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Old 01-23-2007, 04:05 PM
nora nora is offline
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Default advice requested-P&C consulting vs. insurance

I've read some threads pertaining to this, but feel free to post links to threads you think will be helpful. I have 1 exam and experience in another career. I have an offer from a P&C consulting firm and an insurance company, also P&C, with a rotation program. They both have comparable exam programs, almost identical actually.

I can come up with many positive things about both positions, and I have to decide which are most important to me. But to help me feel better or worse about this decision, I'm asking for your input. Let's say I choose one of these, and I find out in 4-5 years that I'm unhappy because of a reason I didn't anticipate feeling so strongly about (e.g. not given enough study time, projects seem boring, working too hard, no one to write papers with, etc.). Will it be relatively easy to move from an insurance company to consulting, or consulting to insurance? Let's assume that I am not having trouble passing exams, even with a heavy workload (but maybe my personal life will suffer).
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Old 01-23-2007, 04:07 PM
DW Simpson DW Simpson is offline
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Quote:
Originally Posted by nora View Post
Let's say I choose one of these, and I find out in 4-5 years that I'm unhappy because of a reason I didn't anticipate feeling so strongly about (e.g. not given enough study time, projects seem boring, working too hard, no one to write papers with, etc.). Will it be relatively easy to move from an insurance company to consulting, or consulting to insurance?
Yes.
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Old 01-23-2007, 04:08 PM
tommie frazier tommie frazier is offline
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yes. not a problem typically. assumes you did good work, interview reasonably well, and can pass some exams in that time.

not a rpoblem at all.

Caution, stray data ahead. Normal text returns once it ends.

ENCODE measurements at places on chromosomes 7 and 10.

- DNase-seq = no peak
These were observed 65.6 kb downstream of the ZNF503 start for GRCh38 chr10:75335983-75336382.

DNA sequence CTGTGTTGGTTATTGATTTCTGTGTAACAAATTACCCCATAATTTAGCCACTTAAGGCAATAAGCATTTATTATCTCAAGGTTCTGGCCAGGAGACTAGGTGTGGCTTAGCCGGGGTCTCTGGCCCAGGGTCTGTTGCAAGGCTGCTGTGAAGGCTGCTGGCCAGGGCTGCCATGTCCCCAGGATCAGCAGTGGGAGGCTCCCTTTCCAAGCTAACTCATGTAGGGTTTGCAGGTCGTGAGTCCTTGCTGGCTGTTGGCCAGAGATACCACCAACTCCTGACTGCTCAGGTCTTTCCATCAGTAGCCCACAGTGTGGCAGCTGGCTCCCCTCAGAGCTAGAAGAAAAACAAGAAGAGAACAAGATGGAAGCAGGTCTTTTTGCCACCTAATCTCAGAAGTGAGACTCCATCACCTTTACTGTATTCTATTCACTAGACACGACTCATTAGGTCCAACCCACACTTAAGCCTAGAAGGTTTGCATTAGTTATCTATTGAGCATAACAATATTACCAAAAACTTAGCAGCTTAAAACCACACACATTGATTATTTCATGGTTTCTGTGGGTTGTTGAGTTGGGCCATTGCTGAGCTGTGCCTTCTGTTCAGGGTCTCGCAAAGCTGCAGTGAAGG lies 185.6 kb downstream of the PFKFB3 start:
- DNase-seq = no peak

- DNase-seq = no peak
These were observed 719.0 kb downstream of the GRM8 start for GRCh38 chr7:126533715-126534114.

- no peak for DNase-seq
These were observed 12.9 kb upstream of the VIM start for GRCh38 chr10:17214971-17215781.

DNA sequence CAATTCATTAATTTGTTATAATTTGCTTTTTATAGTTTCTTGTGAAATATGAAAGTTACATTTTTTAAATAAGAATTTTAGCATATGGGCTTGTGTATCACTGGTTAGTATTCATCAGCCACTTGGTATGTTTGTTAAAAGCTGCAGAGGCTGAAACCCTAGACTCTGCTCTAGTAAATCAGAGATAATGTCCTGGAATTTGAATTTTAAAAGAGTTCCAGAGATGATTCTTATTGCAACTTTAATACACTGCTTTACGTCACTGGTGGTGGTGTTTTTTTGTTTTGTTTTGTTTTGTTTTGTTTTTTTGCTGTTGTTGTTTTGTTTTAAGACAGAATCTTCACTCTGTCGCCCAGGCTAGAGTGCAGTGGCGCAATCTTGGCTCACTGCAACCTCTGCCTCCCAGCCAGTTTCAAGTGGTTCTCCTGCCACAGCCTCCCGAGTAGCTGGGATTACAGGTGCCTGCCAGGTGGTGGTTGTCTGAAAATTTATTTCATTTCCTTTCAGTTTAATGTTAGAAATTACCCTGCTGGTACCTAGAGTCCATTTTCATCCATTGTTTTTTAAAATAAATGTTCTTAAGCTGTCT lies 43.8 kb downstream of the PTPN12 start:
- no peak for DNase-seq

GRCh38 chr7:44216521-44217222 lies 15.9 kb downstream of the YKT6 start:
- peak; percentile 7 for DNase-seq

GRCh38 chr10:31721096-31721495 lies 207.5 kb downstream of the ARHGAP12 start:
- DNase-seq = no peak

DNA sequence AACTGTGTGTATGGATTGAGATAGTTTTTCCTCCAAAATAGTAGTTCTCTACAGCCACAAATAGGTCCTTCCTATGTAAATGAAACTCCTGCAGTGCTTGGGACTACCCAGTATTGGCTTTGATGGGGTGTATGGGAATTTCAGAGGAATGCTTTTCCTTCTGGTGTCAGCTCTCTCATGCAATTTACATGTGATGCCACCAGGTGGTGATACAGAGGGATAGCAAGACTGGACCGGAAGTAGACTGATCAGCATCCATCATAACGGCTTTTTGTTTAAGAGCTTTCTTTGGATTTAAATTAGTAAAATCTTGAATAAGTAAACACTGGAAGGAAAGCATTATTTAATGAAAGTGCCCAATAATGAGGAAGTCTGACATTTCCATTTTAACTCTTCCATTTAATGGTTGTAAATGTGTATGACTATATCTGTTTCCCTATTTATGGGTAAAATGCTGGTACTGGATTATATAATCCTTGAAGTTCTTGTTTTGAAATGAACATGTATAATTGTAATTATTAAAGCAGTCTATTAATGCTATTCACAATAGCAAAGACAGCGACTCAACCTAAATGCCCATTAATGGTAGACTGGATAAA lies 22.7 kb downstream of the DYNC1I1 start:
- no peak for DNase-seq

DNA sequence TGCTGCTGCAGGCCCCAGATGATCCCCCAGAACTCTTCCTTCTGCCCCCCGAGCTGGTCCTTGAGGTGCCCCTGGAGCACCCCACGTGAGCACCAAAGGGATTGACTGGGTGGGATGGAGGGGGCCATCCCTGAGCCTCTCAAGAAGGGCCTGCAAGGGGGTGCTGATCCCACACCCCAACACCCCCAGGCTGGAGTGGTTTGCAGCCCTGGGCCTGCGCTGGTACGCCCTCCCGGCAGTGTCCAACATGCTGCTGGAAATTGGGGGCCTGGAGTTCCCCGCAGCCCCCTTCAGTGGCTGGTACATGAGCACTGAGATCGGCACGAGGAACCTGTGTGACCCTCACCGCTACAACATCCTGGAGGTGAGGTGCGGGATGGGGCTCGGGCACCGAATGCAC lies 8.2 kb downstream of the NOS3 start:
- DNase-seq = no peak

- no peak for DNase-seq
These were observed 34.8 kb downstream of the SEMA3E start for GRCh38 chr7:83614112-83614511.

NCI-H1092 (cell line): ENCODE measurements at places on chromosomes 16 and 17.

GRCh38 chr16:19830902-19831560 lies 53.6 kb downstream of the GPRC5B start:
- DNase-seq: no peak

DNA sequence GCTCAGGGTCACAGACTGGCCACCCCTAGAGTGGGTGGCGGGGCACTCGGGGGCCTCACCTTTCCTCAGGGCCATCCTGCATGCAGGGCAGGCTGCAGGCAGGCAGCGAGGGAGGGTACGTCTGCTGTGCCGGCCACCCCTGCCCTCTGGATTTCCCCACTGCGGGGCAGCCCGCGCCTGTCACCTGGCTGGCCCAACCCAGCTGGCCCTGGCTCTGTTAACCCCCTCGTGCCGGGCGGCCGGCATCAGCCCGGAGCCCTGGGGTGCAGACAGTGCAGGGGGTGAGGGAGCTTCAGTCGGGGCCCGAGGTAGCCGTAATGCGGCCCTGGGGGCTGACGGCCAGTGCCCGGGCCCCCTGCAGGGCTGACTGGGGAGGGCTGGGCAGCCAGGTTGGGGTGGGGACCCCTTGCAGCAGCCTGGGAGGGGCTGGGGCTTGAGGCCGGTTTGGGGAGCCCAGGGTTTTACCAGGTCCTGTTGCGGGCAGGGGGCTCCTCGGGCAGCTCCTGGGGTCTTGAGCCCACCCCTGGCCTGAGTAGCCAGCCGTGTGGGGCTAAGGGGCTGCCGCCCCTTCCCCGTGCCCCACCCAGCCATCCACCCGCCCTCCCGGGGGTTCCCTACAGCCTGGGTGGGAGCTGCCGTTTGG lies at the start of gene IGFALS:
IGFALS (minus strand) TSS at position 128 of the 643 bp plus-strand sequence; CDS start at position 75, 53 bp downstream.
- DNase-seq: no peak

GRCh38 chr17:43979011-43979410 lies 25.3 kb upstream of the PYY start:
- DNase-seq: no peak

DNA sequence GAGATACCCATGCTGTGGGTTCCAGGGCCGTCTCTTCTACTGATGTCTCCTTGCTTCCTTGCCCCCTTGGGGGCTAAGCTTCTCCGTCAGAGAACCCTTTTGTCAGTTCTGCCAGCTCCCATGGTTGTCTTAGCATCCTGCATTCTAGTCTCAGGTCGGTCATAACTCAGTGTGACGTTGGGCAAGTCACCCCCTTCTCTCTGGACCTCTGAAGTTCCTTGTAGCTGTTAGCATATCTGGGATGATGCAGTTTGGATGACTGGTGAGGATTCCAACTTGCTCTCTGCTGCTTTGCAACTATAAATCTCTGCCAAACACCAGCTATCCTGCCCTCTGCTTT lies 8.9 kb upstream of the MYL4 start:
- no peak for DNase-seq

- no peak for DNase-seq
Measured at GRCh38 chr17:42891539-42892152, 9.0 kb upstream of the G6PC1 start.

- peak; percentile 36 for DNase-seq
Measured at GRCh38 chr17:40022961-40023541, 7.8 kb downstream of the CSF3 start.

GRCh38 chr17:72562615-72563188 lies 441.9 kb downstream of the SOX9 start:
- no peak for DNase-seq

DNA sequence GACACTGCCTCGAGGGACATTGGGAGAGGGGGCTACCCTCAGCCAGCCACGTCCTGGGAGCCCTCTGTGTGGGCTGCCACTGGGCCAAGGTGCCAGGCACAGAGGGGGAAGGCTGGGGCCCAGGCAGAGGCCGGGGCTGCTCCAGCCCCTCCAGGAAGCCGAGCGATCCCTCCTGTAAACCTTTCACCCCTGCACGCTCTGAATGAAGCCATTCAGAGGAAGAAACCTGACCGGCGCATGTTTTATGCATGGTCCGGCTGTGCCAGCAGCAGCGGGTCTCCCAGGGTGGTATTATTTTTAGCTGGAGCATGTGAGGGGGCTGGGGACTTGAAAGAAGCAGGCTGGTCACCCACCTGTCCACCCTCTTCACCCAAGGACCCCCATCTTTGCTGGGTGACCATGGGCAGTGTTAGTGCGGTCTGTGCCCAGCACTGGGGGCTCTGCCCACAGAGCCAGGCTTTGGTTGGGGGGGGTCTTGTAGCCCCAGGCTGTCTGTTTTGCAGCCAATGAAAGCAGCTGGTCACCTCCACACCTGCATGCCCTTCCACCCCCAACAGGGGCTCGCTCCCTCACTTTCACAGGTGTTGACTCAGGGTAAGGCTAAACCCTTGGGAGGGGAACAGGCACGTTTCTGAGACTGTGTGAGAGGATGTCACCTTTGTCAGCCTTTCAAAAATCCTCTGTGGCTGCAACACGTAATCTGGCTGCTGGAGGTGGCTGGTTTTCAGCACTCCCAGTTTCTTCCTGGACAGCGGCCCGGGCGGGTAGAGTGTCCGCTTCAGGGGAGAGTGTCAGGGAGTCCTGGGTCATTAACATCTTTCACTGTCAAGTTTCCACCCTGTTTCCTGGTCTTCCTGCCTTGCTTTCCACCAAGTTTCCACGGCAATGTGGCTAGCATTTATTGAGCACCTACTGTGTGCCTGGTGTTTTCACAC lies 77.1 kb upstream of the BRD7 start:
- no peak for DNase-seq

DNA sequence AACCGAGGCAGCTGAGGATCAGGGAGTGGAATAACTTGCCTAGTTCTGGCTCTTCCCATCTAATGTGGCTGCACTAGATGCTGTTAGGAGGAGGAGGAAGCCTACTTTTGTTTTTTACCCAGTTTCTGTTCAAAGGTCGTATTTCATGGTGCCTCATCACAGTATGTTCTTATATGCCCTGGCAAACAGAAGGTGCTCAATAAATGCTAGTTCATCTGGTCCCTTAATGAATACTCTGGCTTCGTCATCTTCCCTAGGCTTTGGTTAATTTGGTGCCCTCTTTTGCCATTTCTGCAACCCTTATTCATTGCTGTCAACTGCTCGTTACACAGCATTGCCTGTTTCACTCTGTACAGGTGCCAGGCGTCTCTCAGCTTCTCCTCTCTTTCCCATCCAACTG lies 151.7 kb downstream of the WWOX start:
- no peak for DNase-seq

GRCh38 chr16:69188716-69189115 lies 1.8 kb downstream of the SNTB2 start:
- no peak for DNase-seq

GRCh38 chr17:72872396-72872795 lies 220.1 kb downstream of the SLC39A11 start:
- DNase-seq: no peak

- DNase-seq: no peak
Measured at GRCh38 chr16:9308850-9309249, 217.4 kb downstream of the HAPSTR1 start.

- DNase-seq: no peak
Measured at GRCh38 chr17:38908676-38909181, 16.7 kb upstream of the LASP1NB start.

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Old 01-23-2007, 04:10 PM
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Maine-iac Maine-iac is offline
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There is always some loss if your experience isn't an exact fit for the position you are seeking, but it shouldn't be a huge issue at entry level + 4 - 5 years.

If you go with the insurance company job, try to get to know any consultants that your firm works with. If you go with the consulting job, likewise, try to make favorable contacts among your insurer clients. (Easier said than done at entry level, but whenever you get a chance . . .)

You should be OK.

Also, if you have issues, you may be able to find another insurer (if you are in the company environment) or another consulting office (if you go that route) where the problem you are facing is not as acute. All insurers and all consulting offices are not created equal.
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Old 01-23-2007, 09:41 PM
nora nora is offline
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Excellent. Thanks.
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Old 01-24-2007, 10:32 AM
Harbinger Harbinger is offline
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I've been in insurance for over three years now and I've tried to get to consulting and have had difficulty. In my experience, a lot of consulting companies are looking for consulting experience. I hope to get a consulting job in the future and am working w/DWS but in the meantime I continue w/life in my insurance company.
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Old 01-24-2007, 10:41 AM
DW Simpson DW Simpson is offline
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Quote:
Originally Posted by Harbinger View Post
I've been in insurance for over three years now and I've tried to get to consulting and have had difficulty. In my experience, a lot of consulting companies are looking for consulting experience. I hope to get a consulting job in the future and am working w/DWS but in the meantime I continue w/life in my insurance company.
If I had to rank the "seamlessness" of transferring between consulting and insurance, by discipline, I'd probably rank it this way:

Easiest: Health
Next easiest: Property/Casualty
Next easiest: Pension (where applicable since most are consulting roles)
Most difficult: Life
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